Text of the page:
July 28th, 2021 

By Rehan Piracha 


Pakistan’s judiciary is influenced by the government and the military which has cast doubts on the competence, fairness, and reliability of the judicial system, according to a report issued by the State Department of the United States. Pakistan’s Foreign Office on Tuesday called the US report as “factually incorrect and misleading”, adding that the country’s courts were independent and functioning in accordance with the Constitution.

Pakistan’s judiciary is influenced by the government and other stakeholders, notes the 2021 Investment Climate Statement on Pakistan. The annual Investment Climate Statements are issued by the US State Department. “The lower judiciary is influenced by the executive branch and seen as lacking competence and fairness,” the US report states, adding the lower courts currently face a significant backlog of unresolved cases.

“Theoretically, Pakistan’s judicial system operates independently of the executive branch, However, the reality is different, as the military wields significant influence over the judicial branch.  As a result, there are doubts concerning the competence, fairness, and reliability of Pakistan’s judicial system,” the report claims in the segment titled Legal System and Judicial Independence.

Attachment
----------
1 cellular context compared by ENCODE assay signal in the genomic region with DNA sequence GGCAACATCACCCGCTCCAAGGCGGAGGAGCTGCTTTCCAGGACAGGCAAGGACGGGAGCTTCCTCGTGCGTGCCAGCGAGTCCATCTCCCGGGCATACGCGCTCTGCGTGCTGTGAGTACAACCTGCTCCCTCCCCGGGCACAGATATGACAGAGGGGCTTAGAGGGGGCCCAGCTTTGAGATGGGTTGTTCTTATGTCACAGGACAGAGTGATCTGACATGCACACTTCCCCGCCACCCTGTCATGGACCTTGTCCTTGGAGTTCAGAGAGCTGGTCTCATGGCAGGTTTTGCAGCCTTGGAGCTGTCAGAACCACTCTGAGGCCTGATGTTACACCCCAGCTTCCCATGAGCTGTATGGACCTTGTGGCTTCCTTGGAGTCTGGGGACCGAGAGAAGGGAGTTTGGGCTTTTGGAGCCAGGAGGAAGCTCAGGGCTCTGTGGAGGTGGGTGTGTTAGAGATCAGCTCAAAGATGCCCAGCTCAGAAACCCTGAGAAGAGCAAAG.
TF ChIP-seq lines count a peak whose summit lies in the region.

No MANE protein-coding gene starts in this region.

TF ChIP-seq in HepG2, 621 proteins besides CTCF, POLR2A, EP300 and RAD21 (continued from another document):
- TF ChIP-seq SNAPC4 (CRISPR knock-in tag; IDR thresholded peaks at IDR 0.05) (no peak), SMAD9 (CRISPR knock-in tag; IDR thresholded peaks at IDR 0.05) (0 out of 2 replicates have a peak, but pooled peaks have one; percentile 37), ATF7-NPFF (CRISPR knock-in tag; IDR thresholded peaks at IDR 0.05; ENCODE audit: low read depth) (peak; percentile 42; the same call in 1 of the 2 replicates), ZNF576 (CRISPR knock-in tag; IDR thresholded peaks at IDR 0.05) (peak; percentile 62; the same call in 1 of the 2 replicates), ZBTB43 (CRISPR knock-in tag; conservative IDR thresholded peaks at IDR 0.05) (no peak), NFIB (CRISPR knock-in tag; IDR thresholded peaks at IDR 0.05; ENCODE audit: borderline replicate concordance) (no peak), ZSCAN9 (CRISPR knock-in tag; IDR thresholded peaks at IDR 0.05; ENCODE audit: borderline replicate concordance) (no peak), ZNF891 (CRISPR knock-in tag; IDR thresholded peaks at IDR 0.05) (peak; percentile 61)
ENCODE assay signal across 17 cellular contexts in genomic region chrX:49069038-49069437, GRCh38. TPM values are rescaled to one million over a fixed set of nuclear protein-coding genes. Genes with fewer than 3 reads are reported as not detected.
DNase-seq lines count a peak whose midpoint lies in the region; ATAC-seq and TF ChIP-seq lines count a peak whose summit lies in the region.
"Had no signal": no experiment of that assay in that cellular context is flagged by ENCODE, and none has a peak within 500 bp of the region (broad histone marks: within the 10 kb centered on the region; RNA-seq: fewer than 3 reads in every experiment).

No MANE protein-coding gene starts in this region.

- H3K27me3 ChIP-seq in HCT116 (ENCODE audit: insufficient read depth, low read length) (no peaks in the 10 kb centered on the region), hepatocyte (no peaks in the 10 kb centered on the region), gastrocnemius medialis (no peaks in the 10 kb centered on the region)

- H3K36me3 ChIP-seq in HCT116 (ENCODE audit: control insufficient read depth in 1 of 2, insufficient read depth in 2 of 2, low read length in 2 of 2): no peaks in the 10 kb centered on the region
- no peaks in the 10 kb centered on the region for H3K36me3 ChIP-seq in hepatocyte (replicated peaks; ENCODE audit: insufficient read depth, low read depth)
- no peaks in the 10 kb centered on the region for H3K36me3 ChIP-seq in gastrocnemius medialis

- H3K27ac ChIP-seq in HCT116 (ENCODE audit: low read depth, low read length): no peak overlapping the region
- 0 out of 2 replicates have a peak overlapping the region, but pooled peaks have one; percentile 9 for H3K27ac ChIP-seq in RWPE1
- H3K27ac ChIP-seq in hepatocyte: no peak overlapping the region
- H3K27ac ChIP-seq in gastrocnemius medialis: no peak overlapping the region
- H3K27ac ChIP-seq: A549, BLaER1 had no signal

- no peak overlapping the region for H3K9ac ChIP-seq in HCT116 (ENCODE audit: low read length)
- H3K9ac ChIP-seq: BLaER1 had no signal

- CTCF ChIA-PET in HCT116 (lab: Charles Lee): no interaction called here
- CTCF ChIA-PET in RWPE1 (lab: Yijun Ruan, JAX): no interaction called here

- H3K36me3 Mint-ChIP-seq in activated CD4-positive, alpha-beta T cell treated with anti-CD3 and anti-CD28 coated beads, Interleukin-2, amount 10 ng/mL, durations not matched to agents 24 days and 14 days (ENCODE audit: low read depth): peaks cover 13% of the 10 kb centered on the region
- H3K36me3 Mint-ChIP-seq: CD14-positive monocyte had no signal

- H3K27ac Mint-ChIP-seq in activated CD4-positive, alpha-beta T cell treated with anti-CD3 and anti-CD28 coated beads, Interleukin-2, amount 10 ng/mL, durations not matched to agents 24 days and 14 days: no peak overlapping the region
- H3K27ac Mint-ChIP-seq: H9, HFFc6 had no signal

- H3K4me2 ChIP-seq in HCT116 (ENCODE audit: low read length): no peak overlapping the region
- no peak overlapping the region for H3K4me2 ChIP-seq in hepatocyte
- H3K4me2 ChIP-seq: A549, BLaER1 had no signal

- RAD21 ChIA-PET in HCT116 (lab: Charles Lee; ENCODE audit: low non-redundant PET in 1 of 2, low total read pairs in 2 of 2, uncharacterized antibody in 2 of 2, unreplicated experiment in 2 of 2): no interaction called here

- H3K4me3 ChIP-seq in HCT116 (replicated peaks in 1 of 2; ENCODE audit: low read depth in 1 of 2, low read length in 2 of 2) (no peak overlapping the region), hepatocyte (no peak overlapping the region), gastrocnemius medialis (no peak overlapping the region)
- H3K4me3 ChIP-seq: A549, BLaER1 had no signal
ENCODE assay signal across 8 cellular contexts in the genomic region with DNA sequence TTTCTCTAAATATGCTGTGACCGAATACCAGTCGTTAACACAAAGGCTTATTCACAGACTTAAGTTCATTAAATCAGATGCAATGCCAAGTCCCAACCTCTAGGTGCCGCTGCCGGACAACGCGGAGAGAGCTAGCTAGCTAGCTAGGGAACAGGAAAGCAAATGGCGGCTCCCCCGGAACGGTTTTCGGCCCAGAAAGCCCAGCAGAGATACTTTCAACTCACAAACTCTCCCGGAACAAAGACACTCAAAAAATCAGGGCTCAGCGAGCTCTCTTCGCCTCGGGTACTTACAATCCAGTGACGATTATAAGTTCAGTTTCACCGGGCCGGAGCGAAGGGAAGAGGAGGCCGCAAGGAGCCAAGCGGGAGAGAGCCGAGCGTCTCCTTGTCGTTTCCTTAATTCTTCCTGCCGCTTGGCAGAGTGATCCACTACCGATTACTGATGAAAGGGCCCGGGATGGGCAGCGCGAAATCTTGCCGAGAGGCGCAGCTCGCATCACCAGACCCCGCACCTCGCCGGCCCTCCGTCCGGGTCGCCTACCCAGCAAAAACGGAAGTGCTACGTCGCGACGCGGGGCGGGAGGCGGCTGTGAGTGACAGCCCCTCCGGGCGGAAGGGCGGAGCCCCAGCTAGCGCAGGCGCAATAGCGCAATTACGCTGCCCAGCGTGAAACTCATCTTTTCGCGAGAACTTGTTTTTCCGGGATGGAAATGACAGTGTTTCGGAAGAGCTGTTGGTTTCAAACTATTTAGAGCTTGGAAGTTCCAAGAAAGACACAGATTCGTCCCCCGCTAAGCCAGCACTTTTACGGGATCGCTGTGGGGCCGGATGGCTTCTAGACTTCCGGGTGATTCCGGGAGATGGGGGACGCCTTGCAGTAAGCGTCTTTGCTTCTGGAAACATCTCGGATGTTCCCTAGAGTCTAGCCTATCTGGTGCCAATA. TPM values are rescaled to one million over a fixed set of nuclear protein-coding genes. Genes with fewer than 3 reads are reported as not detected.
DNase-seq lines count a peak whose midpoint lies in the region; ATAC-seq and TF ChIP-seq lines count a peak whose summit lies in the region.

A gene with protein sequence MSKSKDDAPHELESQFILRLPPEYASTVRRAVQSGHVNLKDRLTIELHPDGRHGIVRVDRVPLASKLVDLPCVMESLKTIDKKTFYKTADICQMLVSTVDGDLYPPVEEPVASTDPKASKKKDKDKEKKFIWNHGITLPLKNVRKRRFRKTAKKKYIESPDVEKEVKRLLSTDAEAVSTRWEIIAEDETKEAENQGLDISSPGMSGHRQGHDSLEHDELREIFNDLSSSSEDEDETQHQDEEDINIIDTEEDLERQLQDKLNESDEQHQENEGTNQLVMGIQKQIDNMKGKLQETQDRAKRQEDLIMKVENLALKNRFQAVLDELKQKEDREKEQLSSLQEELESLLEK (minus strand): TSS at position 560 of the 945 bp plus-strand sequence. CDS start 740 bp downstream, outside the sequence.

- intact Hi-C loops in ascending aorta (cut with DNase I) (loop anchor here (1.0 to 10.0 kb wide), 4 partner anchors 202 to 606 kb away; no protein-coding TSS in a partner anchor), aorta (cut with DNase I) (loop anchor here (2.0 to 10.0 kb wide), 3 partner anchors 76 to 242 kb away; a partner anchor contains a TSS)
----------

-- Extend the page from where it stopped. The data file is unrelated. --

In its segment on corruption in the country, the US report notes that Pakistan ranked 124 out of 180 countries on Transparency International’s 2020 Corruption Perceptions Index. “The organization (Transparency International) noted corruption problems persist due to the lack of accountability and enforcement of penalties, followed by the lack of merit-based promotions, and relatively low salaries,” the US report reads.

The US report states that bribes are widely believed to be given across all levels of government. “Although, higher courts are widely viewed as more credible, lower courts are often considered corrupt, inefficient, and subject to pressure from prominent wealthy, religious, political, and military figures,” the report states, adding that the political involvement in judicial appointments increases the government’s influence over the court system.